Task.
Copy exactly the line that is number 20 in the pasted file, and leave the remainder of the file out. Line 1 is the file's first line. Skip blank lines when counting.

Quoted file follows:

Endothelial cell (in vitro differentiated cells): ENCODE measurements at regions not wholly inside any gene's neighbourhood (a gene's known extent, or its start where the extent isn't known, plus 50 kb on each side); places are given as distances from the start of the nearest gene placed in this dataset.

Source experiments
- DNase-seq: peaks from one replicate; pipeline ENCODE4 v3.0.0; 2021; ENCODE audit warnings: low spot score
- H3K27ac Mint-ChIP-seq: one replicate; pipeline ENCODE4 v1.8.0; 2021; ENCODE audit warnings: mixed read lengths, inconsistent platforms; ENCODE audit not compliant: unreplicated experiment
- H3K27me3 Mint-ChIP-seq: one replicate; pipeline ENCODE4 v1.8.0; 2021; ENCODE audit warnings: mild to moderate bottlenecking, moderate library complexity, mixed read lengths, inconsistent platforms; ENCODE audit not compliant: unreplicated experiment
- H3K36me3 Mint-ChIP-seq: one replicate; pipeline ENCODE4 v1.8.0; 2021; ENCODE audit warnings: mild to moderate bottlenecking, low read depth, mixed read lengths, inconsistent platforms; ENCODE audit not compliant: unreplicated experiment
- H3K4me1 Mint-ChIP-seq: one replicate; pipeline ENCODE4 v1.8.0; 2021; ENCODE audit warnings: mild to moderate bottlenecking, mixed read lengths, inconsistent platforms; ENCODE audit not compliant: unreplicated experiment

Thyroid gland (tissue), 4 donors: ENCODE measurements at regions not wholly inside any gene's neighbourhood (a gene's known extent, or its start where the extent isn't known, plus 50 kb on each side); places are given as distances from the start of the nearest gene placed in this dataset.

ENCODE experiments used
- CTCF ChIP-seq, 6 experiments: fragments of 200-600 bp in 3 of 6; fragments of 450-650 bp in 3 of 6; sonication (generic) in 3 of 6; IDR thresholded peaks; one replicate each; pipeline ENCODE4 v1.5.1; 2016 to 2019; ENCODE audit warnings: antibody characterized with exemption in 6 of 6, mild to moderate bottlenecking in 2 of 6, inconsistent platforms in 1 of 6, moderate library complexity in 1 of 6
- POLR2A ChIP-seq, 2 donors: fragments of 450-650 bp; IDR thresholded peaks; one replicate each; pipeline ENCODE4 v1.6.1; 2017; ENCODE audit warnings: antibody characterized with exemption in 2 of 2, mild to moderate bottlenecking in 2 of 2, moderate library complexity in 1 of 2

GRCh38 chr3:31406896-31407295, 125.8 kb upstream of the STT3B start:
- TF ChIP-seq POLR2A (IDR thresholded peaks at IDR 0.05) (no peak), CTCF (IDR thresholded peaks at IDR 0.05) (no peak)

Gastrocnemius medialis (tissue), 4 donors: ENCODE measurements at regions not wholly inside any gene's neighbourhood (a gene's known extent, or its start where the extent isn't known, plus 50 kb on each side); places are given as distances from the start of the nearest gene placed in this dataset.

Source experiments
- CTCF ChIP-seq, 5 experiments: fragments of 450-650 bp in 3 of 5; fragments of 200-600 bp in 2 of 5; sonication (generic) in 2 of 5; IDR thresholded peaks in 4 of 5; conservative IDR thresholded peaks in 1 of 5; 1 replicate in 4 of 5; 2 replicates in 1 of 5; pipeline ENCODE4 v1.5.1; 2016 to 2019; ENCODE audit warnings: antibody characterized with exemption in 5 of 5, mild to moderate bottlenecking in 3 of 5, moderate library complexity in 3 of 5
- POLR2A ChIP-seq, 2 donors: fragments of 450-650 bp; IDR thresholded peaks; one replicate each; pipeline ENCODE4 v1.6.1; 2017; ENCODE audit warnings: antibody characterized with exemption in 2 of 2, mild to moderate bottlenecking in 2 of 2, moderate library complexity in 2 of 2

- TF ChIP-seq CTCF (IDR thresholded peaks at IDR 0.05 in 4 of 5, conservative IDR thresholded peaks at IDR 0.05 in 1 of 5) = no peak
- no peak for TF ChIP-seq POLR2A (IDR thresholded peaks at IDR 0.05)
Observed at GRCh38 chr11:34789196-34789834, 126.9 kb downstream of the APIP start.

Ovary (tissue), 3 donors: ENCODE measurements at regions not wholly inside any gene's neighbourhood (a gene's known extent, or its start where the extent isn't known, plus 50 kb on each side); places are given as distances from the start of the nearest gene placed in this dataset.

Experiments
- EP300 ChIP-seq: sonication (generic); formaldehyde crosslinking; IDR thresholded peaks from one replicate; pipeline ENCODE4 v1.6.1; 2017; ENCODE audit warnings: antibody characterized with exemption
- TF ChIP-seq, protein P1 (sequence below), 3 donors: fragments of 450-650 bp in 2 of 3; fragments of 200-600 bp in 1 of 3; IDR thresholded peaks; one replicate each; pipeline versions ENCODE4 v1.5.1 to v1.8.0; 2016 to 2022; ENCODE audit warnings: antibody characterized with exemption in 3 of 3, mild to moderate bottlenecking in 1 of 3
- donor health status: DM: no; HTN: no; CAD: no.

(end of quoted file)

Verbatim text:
Observed at GRCh38 chr11:34789196-34789834, 126.9 kb downstream of the APIP start.